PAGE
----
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Browse Prior Art Database

Multiplexing Data Gates and I/O Orthogonally

IP.com Disclosure Number: IPCOM000043819D
Original Publication Date: 1984-Sep-01
Included in the Prior Art Database: 2005-Feb-05
Document File: 2 page(s) / 35K

Publishing Venue

IBM

Related People

Wortzman, D: AUTHOR

Abstract

A wiring/addressing arrangement is disclosed which allows memory array chips normally supplying four data bits per data word (ECC (error correcting code) word) to be used as chips supplying fewer data bits, in different data word organizations, without any substantial penalty in the necessary support logic. Memory array chips have been proposed where the data gate and data signals time share the same electrical lines. In the case where chips having multiple bit outputs controlled by respective data gates and normally providing multiple bits per ECC word are to be used to supply fewer bits per ECC word, a straightforward approach would require an excessive number of drivers and connections.

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Multiplexing Data Gates and I/O Orthogonally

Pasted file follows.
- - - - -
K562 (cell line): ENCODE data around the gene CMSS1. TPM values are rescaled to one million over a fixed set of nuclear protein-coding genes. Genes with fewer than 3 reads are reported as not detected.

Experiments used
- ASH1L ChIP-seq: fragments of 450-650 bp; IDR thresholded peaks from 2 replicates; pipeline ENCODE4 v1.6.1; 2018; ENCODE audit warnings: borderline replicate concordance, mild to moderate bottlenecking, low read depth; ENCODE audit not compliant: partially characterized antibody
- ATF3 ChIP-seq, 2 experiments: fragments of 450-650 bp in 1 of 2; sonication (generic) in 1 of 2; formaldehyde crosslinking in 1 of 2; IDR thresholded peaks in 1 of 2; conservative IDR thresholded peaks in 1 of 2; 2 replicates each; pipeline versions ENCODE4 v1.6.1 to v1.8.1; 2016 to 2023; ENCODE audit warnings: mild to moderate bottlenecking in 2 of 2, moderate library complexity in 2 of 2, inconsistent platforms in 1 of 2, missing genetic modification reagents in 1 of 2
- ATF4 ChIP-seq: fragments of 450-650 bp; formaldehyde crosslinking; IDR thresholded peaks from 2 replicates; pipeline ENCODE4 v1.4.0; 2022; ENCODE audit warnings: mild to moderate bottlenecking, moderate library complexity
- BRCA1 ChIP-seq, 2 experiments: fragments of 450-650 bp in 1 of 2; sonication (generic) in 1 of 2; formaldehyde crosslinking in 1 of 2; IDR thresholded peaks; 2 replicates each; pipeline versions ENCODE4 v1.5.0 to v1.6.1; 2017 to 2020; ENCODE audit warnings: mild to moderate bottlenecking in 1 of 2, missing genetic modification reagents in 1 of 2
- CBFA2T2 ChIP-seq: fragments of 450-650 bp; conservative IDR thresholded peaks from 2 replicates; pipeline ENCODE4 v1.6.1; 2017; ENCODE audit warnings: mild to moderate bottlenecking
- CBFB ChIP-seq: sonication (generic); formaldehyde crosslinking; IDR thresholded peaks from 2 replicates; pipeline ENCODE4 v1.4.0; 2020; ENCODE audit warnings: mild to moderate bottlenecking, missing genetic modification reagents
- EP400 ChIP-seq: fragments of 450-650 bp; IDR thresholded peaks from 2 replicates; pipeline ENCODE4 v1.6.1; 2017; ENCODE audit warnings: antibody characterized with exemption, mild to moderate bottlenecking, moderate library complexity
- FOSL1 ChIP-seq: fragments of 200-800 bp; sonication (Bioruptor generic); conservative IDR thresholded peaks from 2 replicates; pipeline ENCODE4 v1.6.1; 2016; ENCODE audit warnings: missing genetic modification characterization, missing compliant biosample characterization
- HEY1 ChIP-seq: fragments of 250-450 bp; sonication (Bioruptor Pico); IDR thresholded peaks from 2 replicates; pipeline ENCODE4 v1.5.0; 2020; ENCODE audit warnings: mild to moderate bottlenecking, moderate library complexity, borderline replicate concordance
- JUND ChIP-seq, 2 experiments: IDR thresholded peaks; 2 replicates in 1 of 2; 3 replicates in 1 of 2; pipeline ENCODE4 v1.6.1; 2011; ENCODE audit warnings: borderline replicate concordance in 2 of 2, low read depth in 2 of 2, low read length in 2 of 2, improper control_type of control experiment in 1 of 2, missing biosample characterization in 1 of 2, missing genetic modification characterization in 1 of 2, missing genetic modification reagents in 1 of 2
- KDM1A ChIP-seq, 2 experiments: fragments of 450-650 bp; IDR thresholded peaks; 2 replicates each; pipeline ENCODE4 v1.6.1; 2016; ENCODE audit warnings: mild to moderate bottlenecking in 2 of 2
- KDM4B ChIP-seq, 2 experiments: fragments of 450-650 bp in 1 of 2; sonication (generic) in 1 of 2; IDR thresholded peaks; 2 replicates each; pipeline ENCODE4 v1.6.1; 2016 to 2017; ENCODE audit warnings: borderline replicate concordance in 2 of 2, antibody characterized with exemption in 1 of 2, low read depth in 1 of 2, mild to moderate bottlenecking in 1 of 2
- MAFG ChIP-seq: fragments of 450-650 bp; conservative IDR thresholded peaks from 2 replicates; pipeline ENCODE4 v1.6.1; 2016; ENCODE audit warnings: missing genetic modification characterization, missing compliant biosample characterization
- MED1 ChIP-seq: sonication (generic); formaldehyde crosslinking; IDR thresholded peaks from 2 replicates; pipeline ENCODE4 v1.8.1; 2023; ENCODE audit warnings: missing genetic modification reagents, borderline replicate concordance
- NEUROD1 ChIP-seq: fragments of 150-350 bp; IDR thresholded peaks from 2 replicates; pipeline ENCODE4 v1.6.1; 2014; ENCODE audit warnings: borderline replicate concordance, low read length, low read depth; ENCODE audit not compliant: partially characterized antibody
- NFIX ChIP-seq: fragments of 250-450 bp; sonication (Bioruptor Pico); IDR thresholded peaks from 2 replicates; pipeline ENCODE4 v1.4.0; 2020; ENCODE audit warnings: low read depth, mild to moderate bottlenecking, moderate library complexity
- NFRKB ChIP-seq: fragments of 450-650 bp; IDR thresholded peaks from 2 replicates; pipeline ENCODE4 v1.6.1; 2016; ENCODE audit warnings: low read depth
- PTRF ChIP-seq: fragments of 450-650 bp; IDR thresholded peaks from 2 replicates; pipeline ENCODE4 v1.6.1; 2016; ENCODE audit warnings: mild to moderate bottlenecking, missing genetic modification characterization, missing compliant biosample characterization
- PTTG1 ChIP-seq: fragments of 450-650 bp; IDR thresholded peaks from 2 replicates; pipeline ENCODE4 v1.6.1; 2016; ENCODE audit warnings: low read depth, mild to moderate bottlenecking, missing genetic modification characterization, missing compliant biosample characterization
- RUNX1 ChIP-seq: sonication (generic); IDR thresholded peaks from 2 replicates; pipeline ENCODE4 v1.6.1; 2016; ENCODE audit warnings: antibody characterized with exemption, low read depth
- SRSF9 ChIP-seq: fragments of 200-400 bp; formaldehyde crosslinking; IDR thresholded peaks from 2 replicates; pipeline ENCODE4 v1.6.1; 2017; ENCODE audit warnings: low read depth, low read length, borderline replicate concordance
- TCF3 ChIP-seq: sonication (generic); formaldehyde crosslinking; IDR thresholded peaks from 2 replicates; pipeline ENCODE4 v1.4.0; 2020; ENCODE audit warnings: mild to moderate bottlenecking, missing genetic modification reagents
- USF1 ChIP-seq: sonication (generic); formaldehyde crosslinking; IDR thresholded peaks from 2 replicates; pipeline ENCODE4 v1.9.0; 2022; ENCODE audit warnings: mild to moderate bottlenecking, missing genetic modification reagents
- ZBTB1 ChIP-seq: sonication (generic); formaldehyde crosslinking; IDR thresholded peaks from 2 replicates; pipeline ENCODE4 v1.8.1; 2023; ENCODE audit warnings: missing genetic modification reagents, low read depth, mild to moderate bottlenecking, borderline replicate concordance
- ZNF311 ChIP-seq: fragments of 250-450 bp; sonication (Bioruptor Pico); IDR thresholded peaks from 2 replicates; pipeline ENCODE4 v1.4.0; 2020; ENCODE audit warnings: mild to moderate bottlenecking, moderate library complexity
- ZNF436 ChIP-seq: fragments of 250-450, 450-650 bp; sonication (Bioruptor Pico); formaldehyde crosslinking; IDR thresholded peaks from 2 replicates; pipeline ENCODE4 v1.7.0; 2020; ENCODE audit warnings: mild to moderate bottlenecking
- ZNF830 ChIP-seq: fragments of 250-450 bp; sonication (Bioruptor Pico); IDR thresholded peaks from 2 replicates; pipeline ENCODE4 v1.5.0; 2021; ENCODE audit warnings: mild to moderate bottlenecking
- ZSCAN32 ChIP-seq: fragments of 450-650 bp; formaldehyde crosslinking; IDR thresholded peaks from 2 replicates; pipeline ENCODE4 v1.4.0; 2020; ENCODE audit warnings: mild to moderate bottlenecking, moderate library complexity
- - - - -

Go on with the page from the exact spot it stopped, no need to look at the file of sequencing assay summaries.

A wiring/addressing arrangement is disclosed which allows memory array chips normally supplying four data bits per data word (ECC (error correcting code) word) to be used as chips supplying fewer data bits, in different data word organizations, without any substantial penalty in the necessary support logic. Memory array chips have been proposed where the data gate and data signals time share the same electrical lines. In the case where chips having multiple bit outputs controlled by respective data gates and normally providing multiple bits per ECC word are to be used to supply fewer bits per ECC word, a straightforward approach would require an excessive number of drivers and connections. The following wiring/ addressing arrangement avoids such driver and connection penalty while allowing the chips to supply two bits and one bit, respectively, in the examples given. Example 1 In order to reduce the number of drivers, a modified chip is required in addition to the standard chip. In the modified chip, each data gate line controls the data on an adjacent data gate line, as shown in Fig. 1. Thus, data gate E controls the data on F, and vice versa. The same is true with gates G and H. During Data Gate Sampling Time, either DG1 or DG2 is active (not both), and causes 2 IO/DG lines to be active.

Each active IO/DG line selects 2 data bits. One of these bits will use the formerly active IO/DG line, but the other will use an inactive IO/DG line, thus preventing contention on the Data Bus. Two identically modified chips can be designed to a...